It just goes to show how Zimbabweans have fallen deeply in love with cricket. Probably it’s because the Chevrons have been given the enduring Zimbabwean sports fans something to always look forward to on the international stage.

Of late, it could be the positivity brought by the arrival of Zimbabwe legend Dave Houghton on his second stint as head coach of the Chevrons.

Houghton has always emphasised a positive and entertaining brand of cricket and this has helped unlock the potential in many of the national team players as they have been given the license to freely express themselves.

But you cannot take away from Zimbabwe Cricket the sound management that has characterised the running of the game.  

The cricket fan numbers cheering for the Chevrons are a fantastic reminder for sports such as football that fans go to where there is entertainment value.

Football has been affected by poor attendance in recent years. Many theories have been brought forward to try and explain the plummeting numbers at football stadiums.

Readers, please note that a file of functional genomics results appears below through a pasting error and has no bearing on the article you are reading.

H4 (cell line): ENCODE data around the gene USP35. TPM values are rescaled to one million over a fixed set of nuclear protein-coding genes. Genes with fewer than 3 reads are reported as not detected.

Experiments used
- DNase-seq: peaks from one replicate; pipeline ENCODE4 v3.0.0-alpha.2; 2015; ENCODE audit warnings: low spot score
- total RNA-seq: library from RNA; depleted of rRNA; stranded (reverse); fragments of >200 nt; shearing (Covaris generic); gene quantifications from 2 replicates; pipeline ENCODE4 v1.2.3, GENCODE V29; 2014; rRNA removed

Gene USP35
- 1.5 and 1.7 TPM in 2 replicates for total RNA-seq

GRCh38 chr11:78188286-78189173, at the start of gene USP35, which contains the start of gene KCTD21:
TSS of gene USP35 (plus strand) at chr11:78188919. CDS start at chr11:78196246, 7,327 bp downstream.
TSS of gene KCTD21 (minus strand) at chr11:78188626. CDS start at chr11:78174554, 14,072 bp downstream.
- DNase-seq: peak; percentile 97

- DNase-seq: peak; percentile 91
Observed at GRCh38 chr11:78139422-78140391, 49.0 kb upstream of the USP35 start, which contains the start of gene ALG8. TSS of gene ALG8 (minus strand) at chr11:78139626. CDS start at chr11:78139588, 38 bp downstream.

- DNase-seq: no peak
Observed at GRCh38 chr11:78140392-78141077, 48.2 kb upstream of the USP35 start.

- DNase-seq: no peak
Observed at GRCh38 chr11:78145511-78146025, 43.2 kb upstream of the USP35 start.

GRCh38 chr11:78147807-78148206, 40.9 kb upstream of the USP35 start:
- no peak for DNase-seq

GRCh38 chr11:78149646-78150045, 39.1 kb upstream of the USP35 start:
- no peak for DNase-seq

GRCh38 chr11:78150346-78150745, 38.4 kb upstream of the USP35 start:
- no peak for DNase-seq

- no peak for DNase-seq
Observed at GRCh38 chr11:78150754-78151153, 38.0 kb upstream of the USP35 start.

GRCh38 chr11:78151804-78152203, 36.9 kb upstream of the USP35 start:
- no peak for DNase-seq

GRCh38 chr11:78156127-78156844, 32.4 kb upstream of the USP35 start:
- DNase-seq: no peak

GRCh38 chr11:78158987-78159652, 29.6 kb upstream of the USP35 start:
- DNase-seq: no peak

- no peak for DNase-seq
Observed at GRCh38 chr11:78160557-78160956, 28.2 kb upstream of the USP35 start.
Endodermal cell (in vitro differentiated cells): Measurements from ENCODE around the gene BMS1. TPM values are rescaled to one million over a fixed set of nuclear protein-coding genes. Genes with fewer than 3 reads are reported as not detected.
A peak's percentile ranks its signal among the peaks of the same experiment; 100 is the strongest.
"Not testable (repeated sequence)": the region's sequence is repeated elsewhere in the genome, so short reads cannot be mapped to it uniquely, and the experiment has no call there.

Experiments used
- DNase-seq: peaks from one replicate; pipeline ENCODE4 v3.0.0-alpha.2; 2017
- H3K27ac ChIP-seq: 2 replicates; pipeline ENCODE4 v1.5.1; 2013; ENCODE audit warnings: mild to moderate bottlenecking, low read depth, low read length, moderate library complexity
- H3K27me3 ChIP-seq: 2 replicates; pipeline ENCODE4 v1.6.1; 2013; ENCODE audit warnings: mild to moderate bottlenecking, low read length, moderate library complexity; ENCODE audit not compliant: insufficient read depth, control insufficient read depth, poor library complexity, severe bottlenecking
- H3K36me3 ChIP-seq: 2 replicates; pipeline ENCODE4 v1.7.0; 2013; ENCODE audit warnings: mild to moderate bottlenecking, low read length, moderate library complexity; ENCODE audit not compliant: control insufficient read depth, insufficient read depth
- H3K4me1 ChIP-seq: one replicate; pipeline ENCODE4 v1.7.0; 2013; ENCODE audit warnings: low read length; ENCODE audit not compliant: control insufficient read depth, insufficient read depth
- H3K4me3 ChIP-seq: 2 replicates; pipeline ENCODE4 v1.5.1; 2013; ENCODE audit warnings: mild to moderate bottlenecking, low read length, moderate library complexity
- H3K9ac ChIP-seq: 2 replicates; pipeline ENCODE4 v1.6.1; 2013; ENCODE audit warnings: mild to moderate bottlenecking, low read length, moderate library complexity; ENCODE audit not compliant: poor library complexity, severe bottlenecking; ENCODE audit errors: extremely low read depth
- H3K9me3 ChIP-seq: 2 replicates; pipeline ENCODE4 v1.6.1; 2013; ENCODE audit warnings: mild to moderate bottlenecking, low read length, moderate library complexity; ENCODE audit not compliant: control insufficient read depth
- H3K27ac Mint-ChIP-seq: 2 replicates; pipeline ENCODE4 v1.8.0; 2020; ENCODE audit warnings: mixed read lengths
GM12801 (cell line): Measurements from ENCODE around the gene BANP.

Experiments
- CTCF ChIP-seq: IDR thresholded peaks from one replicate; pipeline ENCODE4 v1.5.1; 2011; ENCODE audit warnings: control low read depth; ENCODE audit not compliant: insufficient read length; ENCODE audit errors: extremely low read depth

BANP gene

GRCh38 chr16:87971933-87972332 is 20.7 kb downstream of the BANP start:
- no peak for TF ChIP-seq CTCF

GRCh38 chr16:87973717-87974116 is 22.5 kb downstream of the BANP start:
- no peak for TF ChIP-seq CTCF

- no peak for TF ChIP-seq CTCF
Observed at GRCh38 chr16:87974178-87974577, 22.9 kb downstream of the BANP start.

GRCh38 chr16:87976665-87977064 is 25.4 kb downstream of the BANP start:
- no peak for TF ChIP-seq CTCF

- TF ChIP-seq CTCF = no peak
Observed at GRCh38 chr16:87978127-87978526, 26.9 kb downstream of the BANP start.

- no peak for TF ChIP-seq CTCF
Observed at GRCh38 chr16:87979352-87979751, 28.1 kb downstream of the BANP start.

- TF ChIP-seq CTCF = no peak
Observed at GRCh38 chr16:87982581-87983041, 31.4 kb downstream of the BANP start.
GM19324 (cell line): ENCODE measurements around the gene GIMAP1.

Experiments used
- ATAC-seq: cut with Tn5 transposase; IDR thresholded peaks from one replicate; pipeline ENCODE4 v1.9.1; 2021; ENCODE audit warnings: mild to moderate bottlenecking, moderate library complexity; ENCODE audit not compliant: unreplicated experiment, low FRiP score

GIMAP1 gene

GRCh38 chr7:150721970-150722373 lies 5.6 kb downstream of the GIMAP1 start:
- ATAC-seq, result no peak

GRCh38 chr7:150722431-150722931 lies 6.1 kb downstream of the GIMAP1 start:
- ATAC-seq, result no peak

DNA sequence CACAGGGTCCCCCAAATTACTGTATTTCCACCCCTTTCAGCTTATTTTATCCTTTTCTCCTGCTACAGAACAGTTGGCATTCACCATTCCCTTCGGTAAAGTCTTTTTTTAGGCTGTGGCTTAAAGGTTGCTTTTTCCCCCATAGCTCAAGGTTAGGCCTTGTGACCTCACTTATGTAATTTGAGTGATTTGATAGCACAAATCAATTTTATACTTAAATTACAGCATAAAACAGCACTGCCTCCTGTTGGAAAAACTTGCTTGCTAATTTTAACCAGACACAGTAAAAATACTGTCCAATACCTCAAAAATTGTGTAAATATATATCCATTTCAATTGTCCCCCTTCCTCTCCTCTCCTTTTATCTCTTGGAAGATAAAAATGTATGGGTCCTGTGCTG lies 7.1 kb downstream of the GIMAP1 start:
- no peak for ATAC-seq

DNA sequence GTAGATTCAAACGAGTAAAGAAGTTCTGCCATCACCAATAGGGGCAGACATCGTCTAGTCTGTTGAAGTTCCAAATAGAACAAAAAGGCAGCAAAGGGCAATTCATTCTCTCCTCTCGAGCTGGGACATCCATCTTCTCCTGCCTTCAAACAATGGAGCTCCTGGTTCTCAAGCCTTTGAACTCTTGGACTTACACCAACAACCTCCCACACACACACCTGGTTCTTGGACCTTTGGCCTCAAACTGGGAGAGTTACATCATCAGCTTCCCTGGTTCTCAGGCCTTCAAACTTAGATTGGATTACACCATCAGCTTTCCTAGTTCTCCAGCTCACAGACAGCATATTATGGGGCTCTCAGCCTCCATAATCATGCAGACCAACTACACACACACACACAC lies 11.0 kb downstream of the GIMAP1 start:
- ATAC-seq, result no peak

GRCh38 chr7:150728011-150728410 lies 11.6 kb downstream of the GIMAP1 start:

But what has been witnessed at Harare Sports Club and Queens Sports Club shows that it is not about the gate charges since the fares are almost the same.

It is not about Covid-19 since all sports were affected by the pandemic. It is not about the English Premier Soccer League being a counter-attraction to the domestic Premier Soccer League.

It is not about the location of the venue.

The truth is that fans want value for their money. They want to see competitive sports. They want to see committed leadership, free of corruption and petty politics.

But the way football has been running over the years in this country is enough to put off even the most steadfast supporters of the game.

The quality of the game has also gone down drastically. Fans cannot waste their money on poor quality products and no well-meaning sponsors would want to associate with such.

In fact, the reason many Zimbabweans had migrated to better leagues such as the English Premier League could have been because of the poor grade football they have been subjected to in the local league week in and week out.

Cricket, as a brand, has always been up there among the Zimbabwean sports and the Chevrons are doing well to give the football constituency time to reflect and mend their ways.

The onus is also on ZIFA and the local clubs to plan for and start developing good quality players. It’s sad, though, that junior development is not being taken seriously.

In the meantime, cricket continues to show the way. Sport is always complete with fans. The same crowds that are being witnessed at Harare Sports Club and Queens Sports Club should be seen in football, rugby, athletics, you name it.

Zimbabweans love sport, but somehow they are being let down.

The onus is on people in leadership positions and the athletes themselves to roll up their sleeves and help turn the tide.